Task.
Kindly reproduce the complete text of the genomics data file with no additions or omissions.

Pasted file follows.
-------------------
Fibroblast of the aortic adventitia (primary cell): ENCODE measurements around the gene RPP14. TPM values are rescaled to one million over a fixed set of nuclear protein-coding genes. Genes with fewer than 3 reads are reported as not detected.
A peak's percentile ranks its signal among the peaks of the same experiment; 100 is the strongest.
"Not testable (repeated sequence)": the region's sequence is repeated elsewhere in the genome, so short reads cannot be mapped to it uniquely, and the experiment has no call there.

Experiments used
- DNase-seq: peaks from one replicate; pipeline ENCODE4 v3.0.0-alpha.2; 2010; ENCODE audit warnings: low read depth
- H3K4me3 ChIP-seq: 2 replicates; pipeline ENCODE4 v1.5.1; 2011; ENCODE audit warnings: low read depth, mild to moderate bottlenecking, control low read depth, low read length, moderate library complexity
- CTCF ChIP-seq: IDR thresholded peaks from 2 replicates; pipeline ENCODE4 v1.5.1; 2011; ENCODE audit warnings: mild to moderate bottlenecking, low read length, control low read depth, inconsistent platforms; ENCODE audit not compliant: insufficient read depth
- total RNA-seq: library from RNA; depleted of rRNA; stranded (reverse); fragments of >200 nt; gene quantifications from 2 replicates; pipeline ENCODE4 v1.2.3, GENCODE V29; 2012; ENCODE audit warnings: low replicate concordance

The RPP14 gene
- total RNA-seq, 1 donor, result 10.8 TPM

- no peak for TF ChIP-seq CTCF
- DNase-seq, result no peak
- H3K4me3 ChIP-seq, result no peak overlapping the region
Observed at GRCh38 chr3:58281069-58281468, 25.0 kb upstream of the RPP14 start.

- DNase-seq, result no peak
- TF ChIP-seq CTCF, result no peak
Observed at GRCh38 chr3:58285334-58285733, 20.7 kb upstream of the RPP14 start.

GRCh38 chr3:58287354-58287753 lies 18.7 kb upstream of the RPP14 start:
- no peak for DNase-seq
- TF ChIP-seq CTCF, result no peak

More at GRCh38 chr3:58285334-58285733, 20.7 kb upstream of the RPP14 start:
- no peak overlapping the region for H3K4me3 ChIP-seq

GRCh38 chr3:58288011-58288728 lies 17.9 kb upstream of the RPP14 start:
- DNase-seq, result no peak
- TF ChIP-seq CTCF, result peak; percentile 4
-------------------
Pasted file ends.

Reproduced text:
Fibroblast of the aortic adventitia (primary cell): ENCODE measurements around the gene RPP14. TPM values are rescaled to one million over a fixed set of nuclear protein-coding genes. Genes with fewer than 3 reads are reported as not detected.
A peak's percentile ranks its signal among the peaks of the same experiment; 100 is the strongest.
"Not testable (repeated sequence)": the region's sequence is repeated elsewhere in the genome, so short reads cannot be mapped to it uniquely, and the experiment has no call there.

Experiments used
- DNase-seq: peaks from one replicate; pipeline ENCODE4 v3.0.0-alpha.2; 2010; ENCODE audit warnings: low read depth
- H3K4me3 ChIP-seq: 2 replicates; pipeline ENCODE4 v1.5.1; 2011; ENCODE audit warnings: low read depth, mild to moderate bottlenecking, control low read depth, low read length, moderate library complexity
- CTCF ChIP-seq: IDR thresholded peaks from 2 replicates; pipeline ENCODE4 v1.5.1; 2011; ENCODE audit warnings: mild to moderate bottlenecking, low read length, control low read depth, inconsistent platforms; ENCODE audit not compliant: insufficient read depth
- total RNA-seq: library from RNA; depleted of rRNA; stranded (reverse); fragments of >200 nt; gene quantifications from 2 replicates; pipeline ENCODE4 v1.2.3, GENCODE V29; 2012; ENCODE audit warnings: low replicate concordance

The RPP14 gene
- total RNA-seq, 1 donor, result 10.8 TPM

- no peak for TF ChIP-seq CTCF
- DNase-seq, result no peak
- H3K4me3 ChIP-seq, result no peak overlapping the region
Observed at GRCh38 chr3:58281069-58281468, 25.0 kb upstream of the RPP14 start.

- DNase-seq, result no peak
- TF ChIP-seq CTCF, result no peak
Observed at GRCh38 chr3:58285334-58285733, 20.7 kb upstream of the RPP14 start.

GRCh38 chr3:58287354-58287753 lies 18.7 kb upstream of the RPP14 start:
- no peak for DNase-seq
- TF ChIP-seq CTCF, result no peak

More at GRCh38 chr3:58285334-58285733, 20.7 kb upstream of the RPP14 start:
- no peak overlapping the region for H3K4me3 ChIP-seq

GRCh38 chr3:58288011-58288728 lies 17.9 kb upstream of the RPP14 start:
- DNase-seq, result no peak
- TF ChIP-seq CTCF, result peak; percentile 4